The Diving Bell and the Butterfly
A Film by Julian Schnabel
written by Ronald Harwood


The new film from artist and film-maker Julian Schnabel, is another strong success for the man whose first two outings, 1996's Basquiat and 2000's Before Night Falls were both well-made critical and commercial successes (judged by independent film standards). Schnabel showed a talent in both those films for mediating the "outsider" experience of his protagonists - the graffiti painter turned "art-star" Jean Michel Basquiat in the former and the exiled gay Cuban poet Reinaldo Arienas in the latter - in a way that audiences could relate to and appreciate.

The screenplay of this film - by Ronald Harwood, adapted from the novel/memoir by Jean-Dominique Bauby - tells the story of the transformation of a highly successful magazine editor by means of a catastrophic medical event - a sort of stroke - that leaves him mentally-alert and fully conscious, but trapped in a body where the only control he can exert is over one eye. The real Bauby suffered just such an event and the major trajectory of the rest of his life was the creation of a book about his experience, which he "wrote" by dictating it letter-by-letter to a patient and dedicated transcriber.

It is the substance of this book that Harwood has adapted and Schnabel has put on the screen. It was difficult to imagine, given that the book is an interior monologue on his immediate situation and how that situation relates to the rest of his life, how this could be translated to the medium of film, among whose greatest strengths are capturing movement and recording action and reaction. The protagonist in this story is incapable of controlling facial expression - he can't smile or laugh, and when his eye moistens, it is impossible to say - from the outside - whether the cause of the event is emotional or merely physiological.

But Schnabel and Harwood have done a very good job of translating the tale, conveyed in a minmalist, poetic prose in the original. They've captured the tone of the book, of a man hovering between our everyday world and something quite different- among us and one of us, yet immersed in a world of experience outside our own and looking back at us - through imagery, narrative and interaction. Schnabel takes the time to allow the audience to feel not just the frustration and terror of Bauby's situation, but also his release from the world of quotidian human concerns and focus on much deeper aspects of being.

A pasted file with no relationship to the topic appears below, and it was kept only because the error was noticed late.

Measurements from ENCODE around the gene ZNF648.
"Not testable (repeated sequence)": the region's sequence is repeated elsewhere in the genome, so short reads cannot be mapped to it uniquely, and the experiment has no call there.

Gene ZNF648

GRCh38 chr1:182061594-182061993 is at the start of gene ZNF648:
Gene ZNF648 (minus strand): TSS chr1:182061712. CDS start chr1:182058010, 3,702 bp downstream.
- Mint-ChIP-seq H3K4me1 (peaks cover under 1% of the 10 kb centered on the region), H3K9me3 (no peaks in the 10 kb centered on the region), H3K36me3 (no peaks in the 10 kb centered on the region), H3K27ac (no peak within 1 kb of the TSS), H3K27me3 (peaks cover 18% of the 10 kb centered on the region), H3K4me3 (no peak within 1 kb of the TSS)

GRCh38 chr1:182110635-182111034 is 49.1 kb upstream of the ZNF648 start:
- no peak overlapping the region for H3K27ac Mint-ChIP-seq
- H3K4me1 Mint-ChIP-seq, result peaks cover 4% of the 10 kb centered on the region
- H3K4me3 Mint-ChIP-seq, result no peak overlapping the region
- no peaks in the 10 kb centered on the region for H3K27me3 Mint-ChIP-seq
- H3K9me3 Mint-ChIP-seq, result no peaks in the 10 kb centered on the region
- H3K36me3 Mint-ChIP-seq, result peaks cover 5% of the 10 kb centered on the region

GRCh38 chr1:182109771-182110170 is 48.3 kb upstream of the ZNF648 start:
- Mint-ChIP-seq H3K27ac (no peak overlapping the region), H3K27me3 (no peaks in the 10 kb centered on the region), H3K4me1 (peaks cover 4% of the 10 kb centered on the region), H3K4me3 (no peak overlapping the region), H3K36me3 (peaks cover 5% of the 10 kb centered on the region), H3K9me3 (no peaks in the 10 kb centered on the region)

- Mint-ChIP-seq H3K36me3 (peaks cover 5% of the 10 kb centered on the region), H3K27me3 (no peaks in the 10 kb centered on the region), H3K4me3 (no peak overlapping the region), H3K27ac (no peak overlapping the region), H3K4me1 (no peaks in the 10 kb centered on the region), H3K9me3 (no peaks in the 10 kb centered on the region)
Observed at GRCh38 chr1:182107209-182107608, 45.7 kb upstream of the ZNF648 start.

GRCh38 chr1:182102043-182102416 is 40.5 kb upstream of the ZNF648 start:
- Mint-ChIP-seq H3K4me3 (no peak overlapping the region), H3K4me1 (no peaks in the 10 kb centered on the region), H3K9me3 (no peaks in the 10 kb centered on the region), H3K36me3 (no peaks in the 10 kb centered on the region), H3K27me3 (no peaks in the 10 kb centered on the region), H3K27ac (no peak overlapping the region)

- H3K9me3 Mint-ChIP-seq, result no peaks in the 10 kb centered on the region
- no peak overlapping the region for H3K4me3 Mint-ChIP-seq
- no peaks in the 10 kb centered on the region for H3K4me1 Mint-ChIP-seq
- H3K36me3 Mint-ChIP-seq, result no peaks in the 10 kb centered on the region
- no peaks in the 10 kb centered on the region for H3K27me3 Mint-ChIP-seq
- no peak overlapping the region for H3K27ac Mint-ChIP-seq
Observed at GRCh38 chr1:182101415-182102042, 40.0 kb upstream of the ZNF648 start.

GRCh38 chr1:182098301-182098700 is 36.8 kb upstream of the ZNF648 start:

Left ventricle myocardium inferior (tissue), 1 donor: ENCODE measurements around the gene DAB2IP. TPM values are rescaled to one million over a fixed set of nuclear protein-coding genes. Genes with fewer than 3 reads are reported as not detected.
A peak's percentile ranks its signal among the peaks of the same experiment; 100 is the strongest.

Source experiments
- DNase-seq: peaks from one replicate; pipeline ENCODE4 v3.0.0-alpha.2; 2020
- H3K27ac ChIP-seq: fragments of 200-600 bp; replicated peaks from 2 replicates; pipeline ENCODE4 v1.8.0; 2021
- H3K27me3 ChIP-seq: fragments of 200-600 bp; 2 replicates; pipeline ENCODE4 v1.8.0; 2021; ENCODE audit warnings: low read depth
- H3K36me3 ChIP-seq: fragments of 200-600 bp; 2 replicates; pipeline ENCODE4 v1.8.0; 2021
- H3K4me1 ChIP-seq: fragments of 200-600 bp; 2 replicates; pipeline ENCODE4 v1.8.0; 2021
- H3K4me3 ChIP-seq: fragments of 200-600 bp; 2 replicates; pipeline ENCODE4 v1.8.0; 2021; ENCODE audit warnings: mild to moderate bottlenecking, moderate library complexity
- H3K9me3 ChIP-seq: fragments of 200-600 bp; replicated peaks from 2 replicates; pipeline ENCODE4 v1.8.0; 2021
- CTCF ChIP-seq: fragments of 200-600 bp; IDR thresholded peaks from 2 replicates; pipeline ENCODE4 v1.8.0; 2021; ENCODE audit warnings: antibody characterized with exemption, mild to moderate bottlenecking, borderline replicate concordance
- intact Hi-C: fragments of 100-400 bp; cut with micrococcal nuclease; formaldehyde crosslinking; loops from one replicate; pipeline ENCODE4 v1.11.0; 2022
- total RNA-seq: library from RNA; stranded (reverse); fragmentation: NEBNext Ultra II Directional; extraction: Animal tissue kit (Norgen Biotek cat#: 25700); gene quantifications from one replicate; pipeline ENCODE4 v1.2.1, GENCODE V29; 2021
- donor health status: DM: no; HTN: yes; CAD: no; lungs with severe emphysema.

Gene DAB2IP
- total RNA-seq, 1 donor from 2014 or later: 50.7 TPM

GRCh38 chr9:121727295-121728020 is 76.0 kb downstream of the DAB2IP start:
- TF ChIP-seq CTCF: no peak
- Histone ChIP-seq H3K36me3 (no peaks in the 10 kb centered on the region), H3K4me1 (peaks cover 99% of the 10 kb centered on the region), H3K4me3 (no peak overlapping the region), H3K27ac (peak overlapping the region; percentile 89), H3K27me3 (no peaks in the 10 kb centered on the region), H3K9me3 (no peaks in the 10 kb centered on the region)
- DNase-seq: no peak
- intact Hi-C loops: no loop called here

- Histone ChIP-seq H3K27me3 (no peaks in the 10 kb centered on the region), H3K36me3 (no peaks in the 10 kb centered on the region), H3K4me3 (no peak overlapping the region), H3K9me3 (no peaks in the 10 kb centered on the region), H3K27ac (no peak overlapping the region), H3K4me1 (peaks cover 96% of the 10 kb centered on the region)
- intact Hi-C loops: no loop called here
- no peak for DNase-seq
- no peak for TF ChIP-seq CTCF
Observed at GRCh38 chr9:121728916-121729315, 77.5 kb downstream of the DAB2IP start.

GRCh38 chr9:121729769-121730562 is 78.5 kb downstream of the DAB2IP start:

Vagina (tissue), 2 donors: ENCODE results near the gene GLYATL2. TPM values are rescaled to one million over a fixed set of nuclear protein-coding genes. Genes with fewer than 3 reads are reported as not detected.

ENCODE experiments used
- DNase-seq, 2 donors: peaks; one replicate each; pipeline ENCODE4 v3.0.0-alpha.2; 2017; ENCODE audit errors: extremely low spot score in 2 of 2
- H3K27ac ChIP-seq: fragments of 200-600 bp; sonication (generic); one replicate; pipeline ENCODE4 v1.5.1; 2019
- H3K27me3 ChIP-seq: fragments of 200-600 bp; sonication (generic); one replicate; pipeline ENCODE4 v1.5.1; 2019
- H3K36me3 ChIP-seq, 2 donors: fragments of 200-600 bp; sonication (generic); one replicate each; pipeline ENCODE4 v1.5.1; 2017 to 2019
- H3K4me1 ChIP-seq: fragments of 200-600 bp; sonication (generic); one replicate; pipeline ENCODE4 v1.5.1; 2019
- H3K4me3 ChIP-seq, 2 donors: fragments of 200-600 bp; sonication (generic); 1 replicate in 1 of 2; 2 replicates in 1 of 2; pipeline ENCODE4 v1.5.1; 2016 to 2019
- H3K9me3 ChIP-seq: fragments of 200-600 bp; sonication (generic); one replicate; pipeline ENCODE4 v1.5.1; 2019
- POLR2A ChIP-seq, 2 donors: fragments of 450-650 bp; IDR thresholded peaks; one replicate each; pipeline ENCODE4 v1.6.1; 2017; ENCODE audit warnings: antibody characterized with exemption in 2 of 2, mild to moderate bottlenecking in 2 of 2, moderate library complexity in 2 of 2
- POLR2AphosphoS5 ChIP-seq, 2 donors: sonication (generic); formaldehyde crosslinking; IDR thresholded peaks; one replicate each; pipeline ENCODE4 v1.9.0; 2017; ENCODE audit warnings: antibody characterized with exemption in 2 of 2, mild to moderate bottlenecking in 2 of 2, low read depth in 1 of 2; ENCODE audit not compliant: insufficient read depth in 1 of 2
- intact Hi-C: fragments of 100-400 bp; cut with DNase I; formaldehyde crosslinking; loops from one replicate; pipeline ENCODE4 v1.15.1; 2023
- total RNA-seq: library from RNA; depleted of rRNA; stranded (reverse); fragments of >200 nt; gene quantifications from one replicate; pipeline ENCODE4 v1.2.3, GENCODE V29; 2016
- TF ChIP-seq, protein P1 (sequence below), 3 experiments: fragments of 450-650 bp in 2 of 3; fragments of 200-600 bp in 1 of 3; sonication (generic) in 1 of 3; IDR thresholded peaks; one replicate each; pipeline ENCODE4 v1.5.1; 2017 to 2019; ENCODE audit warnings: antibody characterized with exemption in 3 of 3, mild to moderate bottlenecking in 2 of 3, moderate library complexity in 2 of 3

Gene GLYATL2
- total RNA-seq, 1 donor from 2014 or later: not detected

It would be impossible for the filmmakers to attempt to describe what Bauby's experience is like. They recognize this and wisely don't try.They (like Bauby in his book) keep the story simple and straightforward, allowing viewers to draw their own conclusions from what they witness. This proves to be a successful strategy, engaging attention not only to follow the wide swings of Bauby's attention - from the painstaking reality of trying to communicate in the outer-world to the liberating awareness of the power of his own memory and imagination in the inner - but also to empathize with the concomitant range of feelings. They counterpose the "reality" of the story with suggestive sequences of images and leave the viewer free to imagine the experience for him or herself. It is in this attempt to put ourselves in Bauby's place and in the world that our imaginations, fired by his words, find there, that engages us in the film.

One could certainly imagine a film about someone in Bauby's circumstances being claustrophobic and depressing - or, at the other extreme, falsely and cloyingly "inspirational" But one thing Schanbel and Harwood have captured from the original book is Bauby's active acceptance of the circumstances in which he finds himself. He refuses to identify either with his own panic and depression, nor with his fantasies of "recovery." It is this sense of Bauby's "compassionate detachment" from the usual expectations and aspirations of human life is at once the catalyst for his release and its liberating outcome.

In Bauby's world, suddenly stripped of everything by which he has defined himself, from his job, his relationships, his worldly success, his physical health, his mobility, to even his voice, the question becomes, what is left? What is this particular person - and by extension, any person - when all the conventional markers we use to identify ourselves are stripped away? Bauby's journey to the center of this question, in which the audience is invited to join, is what makes the story so interesting and provocative.

The idea of the film is grounded and given dimensionality by an outstanding cast. American audiences - except those who regularly attend French films - will not recognize any of them, except perhaps Bergman stalwart Max von Sydow, who has appeared in a number of Hollywood films. Nonetheless, they are all experienced performers, and they work here, together and separately, to create a believable context for Bauby's struggle to come to terms with his changed life.